Gloucester businessman carries on family’s Italian cooking heritage
He is also known by members of his family and by his business associates as an outstanding cook, especially of traditional Italian foods.
Paul grew up in New York, first in the city and then on a farm. He became an architect but it was during a visit with his parents in Gloucester that he decided to stay, and "the rest is history."
Paul grew up with good Italian cooking all around him and has continued that family tradition since moving here in 1989. "I remember so well on Sunday mornings—we always had Sunday dinner with my grandmother—the aroma coming from her kitchen. The gravy was on. I don’t think I ever heard it called sauce until moving down here. So it’s still gravy at my house. When serving, the pasta is put in a large bowl and some of the gravy is put in the middle, on top of the pasta, making sure the pasta is showing all around the gravy, maybe a little cheese sprinkled on the gravy, or a few sprigs of parsley—it’s a beautiful dish. Then at the table, if more gravy is needed, it’s there for you. We never mixed the gravy with the pasta before serving it."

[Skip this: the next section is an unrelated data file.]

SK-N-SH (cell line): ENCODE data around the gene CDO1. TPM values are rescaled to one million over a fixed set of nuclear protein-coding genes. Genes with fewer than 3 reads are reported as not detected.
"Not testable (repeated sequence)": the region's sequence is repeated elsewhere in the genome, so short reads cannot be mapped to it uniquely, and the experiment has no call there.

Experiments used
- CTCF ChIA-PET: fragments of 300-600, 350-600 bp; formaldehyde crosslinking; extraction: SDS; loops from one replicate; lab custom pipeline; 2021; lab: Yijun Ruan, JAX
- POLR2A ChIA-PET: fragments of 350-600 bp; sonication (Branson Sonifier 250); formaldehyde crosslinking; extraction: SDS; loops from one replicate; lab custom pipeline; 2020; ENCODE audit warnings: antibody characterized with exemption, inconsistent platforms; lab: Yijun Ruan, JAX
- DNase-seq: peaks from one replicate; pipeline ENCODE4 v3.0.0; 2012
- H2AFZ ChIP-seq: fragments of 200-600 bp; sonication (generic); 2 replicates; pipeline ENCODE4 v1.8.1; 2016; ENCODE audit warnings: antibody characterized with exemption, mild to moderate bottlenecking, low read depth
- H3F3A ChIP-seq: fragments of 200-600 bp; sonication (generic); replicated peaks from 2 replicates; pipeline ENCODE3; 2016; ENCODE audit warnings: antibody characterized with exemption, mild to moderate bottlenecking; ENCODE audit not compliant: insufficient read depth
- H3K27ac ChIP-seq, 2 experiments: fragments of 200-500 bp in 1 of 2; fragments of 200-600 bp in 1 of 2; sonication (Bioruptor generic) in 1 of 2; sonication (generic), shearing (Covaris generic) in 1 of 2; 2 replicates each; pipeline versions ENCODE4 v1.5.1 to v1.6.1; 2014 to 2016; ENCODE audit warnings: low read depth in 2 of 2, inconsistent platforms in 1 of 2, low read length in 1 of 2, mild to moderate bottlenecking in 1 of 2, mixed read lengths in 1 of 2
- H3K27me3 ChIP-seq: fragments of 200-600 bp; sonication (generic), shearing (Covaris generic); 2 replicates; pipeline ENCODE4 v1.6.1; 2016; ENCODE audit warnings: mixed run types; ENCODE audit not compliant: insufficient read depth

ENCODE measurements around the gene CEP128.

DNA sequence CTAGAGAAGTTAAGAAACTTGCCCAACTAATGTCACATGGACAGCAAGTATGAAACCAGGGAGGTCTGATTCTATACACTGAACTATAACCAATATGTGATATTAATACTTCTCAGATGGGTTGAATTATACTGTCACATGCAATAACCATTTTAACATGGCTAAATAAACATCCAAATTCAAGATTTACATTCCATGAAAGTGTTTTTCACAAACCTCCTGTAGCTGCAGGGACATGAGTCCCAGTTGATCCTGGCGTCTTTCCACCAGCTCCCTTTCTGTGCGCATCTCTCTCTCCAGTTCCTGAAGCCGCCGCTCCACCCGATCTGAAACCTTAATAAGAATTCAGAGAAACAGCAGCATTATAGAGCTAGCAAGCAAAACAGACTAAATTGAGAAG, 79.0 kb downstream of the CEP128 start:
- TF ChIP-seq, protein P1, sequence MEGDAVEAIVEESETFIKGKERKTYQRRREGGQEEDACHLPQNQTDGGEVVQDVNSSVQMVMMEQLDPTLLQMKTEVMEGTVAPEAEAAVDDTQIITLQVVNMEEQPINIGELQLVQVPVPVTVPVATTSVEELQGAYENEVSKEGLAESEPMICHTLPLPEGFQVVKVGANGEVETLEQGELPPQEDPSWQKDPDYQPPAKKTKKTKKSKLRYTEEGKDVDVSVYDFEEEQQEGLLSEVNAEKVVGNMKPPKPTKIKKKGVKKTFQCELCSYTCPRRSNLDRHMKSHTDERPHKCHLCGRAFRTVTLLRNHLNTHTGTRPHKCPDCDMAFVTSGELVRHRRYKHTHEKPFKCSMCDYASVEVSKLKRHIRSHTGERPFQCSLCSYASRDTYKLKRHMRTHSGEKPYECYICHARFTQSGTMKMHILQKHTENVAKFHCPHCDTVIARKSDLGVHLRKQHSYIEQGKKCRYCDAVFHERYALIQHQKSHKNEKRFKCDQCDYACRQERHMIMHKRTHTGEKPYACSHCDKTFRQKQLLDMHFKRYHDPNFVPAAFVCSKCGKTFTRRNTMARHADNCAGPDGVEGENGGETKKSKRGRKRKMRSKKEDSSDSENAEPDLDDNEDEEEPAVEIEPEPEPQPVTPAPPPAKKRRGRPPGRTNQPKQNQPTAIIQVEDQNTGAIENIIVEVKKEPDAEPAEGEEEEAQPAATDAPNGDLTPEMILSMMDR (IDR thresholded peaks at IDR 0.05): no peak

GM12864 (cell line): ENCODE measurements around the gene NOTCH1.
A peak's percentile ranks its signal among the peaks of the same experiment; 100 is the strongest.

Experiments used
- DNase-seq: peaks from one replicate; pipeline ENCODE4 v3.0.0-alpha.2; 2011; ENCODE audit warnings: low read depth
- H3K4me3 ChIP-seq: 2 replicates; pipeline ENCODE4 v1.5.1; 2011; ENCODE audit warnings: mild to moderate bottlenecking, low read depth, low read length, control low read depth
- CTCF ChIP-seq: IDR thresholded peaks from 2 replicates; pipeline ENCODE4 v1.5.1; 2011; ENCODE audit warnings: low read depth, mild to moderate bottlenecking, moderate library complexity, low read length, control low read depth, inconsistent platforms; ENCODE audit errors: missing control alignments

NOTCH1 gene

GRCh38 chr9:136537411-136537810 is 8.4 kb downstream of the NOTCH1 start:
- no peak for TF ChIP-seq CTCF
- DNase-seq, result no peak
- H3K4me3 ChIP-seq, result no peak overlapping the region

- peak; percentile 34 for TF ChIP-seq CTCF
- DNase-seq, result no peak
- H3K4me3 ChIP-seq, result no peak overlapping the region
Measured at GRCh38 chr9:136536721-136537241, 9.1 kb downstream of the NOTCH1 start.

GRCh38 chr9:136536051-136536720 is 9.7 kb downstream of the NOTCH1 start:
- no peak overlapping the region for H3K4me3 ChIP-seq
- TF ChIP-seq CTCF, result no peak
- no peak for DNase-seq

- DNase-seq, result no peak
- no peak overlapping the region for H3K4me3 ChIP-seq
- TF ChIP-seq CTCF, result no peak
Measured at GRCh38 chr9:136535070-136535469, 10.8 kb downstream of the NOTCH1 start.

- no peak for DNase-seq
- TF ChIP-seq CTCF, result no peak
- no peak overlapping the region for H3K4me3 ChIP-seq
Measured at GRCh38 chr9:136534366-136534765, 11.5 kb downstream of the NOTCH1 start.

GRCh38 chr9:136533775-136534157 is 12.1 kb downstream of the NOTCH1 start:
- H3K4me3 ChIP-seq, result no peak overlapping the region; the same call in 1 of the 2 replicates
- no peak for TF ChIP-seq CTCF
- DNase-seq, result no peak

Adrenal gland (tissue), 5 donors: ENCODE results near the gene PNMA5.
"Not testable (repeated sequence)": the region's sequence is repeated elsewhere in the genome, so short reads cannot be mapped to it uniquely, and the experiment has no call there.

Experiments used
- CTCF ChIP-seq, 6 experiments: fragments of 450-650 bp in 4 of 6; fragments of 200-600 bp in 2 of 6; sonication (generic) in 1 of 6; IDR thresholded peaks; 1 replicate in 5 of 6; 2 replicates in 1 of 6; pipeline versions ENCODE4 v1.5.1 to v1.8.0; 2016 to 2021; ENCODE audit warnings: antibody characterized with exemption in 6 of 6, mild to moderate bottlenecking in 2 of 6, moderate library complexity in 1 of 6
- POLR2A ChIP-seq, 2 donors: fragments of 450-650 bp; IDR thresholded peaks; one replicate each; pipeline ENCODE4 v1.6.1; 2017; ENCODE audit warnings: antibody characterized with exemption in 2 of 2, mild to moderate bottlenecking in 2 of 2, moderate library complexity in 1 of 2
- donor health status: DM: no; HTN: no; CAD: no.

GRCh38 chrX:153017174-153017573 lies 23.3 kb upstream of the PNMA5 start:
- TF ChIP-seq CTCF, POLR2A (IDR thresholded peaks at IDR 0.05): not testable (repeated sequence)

When Paul makes his Italian dishes, "The gravy is always made first and a day ahead, not sauce, but gravy. That’s what my family has always called it and we have never used the word sauce."
Paul gives his mother credit for his cooking abilities. "I guess I just watched her. She was a good cook. While living on the farm, my dad thought making a few zucchini breads to sell, since we had so many of the main ingredient, would be a good idea. Well, it caught on so well that my sister and I spent every afternoon after school grating zucchini. My mother went from making six loaves to 50 loaves at a time and only with one oven in the kitchen."